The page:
#25 Post by daplotkin » 20 Jun 2017, 23:46

Assignment 2 – by Deb Plotkin

1. Story Statement for Wishbone:
A couple struggle through years of infertility madness, and as they begin to lose their sanity, they cling to their one remaining hope – a single, shared wish.

2. Antagonistic force for Wishbone:
During their 10–year foray into the unforgiving world of infertility, Deb and Bill exhaust their energy, their emotions and their resources battling an enemy invisible to everyone but them. A relentless nemesis to them alone, it is the source of unbelievable joy to others yet a consistent confirmation of failure to them. The enemy? A pregnancy test stick – an object, without thought or feeling as to the devastation its tiny plastic window places upon the hearts of a longtime childless couple in search of their happy ending.
Excerpts from Wishbone chapter “The Stick” demonstrating antagonistic force:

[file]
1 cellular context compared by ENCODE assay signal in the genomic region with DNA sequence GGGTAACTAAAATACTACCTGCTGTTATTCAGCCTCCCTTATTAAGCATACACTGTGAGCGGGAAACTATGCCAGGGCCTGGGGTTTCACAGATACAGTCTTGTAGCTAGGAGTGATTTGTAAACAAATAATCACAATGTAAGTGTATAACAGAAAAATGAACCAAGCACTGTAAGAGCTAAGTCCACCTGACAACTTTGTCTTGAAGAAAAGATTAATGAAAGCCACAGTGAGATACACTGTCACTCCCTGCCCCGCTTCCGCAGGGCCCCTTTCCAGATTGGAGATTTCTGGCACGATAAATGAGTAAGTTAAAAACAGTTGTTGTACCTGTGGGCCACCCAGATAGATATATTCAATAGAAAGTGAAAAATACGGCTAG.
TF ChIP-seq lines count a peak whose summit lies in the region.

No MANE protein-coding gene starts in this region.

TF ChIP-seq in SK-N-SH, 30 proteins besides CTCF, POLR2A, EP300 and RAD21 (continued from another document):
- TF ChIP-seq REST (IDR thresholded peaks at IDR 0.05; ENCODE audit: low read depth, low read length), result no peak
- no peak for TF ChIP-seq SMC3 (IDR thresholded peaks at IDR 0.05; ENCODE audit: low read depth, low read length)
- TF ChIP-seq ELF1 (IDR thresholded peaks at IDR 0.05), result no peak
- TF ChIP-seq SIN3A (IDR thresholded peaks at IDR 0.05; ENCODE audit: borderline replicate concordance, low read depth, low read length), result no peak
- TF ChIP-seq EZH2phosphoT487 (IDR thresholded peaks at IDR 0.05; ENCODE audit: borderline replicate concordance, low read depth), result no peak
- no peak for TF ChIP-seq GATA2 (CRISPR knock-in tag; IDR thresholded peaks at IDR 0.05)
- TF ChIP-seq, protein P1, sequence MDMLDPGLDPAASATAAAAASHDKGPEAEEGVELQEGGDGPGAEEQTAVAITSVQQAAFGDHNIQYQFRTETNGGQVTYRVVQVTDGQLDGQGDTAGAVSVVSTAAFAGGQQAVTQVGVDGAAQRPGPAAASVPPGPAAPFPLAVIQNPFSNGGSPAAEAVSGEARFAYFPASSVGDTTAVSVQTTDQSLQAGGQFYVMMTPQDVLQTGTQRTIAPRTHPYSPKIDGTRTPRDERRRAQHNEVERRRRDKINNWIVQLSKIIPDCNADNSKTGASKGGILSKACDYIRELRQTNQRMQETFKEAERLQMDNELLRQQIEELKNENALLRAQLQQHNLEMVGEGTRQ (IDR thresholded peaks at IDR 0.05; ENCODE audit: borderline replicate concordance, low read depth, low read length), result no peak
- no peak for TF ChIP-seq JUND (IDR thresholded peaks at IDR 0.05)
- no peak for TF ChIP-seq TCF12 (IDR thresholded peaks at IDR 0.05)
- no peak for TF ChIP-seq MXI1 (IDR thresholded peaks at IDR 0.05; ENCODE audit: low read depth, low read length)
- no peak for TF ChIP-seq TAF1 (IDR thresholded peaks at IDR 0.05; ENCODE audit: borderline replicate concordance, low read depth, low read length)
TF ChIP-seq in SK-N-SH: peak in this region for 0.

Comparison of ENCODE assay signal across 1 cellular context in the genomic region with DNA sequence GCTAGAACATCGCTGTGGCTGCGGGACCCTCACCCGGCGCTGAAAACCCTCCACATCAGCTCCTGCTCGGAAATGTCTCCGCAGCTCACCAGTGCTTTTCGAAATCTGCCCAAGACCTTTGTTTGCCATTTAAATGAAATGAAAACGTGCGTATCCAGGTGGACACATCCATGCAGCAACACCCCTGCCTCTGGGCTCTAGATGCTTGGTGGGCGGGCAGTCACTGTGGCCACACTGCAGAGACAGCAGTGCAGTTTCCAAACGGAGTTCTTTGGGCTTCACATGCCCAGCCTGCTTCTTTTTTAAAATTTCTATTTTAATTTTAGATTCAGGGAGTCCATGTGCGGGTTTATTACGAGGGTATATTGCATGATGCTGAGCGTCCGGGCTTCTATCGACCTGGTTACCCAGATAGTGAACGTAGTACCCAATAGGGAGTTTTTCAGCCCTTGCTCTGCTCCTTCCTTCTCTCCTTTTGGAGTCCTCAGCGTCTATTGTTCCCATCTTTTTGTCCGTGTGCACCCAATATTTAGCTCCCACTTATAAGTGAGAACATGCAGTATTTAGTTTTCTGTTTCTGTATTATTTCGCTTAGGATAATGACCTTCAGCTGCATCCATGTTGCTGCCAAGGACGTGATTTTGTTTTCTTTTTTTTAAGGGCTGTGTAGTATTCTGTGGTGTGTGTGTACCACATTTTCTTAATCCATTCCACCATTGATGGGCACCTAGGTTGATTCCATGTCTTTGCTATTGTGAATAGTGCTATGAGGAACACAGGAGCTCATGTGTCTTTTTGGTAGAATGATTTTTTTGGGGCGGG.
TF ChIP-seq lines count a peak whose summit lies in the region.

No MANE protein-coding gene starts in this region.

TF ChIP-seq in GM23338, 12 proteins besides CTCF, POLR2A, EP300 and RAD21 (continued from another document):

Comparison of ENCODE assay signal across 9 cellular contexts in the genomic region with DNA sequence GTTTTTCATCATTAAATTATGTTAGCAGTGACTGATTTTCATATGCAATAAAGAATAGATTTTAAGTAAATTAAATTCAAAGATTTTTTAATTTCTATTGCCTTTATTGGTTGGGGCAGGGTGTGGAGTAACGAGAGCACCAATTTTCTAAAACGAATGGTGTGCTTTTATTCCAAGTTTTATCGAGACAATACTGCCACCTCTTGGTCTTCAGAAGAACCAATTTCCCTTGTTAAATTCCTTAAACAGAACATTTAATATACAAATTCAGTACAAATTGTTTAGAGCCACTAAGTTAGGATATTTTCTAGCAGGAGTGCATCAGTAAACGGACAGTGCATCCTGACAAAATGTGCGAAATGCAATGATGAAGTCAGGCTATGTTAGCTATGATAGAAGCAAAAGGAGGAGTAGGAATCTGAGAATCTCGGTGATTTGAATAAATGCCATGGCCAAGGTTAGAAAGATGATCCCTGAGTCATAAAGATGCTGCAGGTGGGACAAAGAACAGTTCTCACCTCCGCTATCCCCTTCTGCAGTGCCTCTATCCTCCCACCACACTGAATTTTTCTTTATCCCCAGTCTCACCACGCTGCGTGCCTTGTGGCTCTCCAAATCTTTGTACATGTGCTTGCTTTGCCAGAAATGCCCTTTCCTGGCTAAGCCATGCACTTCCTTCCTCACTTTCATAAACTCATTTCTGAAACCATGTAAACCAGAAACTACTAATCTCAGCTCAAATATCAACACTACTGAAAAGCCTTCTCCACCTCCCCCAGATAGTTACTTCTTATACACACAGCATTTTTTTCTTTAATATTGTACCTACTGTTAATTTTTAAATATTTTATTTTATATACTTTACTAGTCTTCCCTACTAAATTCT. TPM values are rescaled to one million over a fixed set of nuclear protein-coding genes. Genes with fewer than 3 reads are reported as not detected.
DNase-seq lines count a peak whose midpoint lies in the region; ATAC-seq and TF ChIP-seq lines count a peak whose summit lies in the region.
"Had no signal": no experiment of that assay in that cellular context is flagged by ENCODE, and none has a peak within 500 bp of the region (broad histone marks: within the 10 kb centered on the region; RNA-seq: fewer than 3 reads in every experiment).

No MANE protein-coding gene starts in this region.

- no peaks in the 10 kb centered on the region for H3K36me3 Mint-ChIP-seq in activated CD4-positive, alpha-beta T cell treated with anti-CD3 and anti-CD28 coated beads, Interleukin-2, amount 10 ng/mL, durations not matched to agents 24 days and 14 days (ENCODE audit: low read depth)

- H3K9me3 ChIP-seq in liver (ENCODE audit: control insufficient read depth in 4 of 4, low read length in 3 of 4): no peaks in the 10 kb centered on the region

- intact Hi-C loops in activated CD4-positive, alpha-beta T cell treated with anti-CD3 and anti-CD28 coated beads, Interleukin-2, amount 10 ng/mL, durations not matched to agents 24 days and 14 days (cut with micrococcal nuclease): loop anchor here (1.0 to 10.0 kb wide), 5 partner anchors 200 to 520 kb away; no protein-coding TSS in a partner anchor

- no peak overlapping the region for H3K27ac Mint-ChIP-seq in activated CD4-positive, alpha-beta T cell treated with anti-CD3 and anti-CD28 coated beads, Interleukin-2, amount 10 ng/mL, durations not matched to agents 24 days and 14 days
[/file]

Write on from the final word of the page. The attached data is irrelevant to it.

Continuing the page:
Bill had come to dread that little plastic stick with the small window - despised it, actually. That stick controlled their lives. It determined their moods. It played with their emotions. It teased them. It taunted them month after grueling month. He closed his eyes for one last prayer before they both bent forward to watch the stick emerge from the cup.
Bill knew it was ridiculous to blame a plastic stick for all their troubles. After all, a plastic stick was not the reason they couldn’t conceive. But, he needed something to blame since they didn’t have any logical explanation why they haven’t conceived the child that’s been in the making since their wedding day.
...Deb’s face began to crumble like a mountainside during an avalanche.
Watching. Waiting.
The jarring sound of the timer broke them out of their trance. They both stared at the stick a moment longer. The stick. The stick that ruled their world. The stick that kept them on an emotional roller coaster. The stick with its empty window. The damned stick.